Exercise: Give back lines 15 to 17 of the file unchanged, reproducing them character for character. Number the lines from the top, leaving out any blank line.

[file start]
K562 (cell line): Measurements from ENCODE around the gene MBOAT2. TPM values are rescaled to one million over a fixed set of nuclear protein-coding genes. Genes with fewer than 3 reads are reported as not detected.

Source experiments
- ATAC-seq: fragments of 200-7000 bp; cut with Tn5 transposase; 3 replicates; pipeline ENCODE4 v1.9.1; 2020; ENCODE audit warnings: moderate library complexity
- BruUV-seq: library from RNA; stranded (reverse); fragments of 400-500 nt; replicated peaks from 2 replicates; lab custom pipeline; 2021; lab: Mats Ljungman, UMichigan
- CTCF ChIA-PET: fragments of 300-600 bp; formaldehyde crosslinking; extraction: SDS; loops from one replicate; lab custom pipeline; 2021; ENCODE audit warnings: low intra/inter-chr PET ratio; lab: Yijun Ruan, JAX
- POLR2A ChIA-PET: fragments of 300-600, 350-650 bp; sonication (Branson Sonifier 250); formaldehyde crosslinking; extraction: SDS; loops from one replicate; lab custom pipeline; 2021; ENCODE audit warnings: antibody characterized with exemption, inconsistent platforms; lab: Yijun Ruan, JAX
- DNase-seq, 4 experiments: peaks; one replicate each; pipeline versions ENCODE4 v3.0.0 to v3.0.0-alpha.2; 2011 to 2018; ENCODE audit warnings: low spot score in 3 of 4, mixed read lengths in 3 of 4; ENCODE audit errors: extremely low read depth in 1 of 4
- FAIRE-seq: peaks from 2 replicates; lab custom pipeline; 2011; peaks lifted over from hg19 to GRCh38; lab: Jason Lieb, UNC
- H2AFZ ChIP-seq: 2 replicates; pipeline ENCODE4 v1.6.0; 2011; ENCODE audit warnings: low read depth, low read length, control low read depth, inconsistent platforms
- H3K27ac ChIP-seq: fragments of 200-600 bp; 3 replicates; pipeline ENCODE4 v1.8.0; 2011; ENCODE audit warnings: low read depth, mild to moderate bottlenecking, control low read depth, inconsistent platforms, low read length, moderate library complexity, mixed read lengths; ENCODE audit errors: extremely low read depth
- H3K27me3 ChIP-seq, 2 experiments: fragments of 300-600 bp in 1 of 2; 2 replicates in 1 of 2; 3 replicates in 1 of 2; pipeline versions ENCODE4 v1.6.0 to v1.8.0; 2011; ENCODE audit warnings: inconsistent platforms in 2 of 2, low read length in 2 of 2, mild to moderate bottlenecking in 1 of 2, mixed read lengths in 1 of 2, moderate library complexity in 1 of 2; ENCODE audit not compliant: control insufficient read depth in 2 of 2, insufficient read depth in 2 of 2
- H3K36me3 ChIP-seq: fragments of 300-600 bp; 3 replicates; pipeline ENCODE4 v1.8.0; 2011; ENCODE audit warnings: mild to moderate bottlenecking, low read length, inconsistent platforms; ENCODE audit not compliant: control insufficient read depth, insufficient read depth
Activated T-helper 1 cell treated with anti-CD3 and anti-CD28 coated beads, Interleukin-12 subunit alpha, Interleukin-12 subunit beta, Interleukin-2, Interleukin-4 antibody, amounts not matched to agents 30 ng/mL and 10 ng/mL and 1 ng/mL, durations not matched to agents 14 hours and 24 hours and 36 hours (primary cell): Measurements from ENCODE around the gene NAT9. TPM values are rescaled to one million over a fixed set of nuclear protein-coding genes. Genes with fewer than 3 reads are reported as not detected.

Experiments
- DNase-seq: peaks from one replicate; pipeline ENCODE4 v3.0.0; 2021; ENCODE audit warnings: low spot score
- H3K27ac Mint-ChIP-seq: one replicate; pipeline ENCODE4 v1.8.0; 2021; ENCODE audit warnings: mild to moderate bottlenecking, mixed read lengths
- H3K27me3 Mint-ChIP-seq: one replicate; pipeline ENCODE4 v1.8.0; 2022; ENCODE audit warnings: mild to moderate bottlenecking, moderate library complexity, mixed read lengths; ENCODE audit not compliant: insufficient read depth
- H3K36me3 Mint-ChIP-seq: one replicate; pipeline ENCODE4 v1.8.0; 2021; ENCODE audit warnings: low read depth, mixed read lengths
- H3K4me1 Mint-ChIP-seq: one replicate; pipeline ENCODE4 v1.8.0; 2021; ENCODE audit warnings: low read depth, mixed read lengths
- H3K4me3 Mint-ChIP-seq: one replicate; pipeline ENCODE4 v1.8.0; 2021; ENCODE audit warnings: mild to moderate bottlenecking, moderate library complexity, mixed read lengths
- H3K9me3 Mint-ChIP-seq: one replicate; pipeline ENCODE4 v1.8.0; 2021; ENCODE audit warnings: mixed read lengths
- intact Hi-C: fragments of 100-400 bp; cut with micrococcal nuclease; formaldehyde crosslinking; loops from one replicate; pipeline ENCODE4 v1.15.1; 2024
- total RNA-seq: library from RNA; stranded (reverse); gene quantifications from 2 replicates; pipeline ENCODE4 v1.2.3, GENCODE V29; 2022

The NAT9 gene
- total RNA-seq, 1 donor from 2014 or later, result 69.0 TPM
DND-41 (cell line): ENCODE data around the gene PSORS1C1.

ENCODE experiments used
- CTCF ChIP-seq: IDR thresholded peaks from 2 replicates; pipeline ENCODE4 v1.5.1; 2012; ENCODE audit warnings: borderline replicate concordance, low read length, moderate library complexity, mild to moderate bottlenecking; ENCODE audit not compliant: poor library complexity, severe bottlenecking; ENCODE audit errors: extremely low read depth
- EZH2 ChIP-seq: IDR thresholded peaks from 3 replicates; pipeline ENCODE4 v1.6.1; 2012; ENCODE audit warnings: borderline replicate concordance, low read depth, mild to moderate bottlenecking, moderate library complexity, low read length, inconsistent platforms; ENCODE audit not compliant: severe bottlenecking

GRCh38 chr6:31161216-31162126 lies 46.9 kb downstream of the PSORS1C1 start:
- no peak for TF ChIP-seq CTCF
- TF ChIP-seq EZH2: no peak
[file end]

- DNase-seq: peaks from one replicate; pipeline ENCODE4 v3.0.0; 2021; ENCODE audit warnings: low spot score
- H3K27ac Mint-ChIP-seq: one replicate; pipeline ENCODE4 v1.8.0; 2021; ENCODE audit warnings: mild to moderate bottlenecking, mixed read lengths
- H3K27me3 Mint-ChIP-seq: one replicate; pipeline ENCODE4 v1.8.0; 2022; ENCODE audit warnings: mild to moderate bottlenecking, moderate library complexity, mixed read lengths; ENCODE audit not compliant: insufficient read depth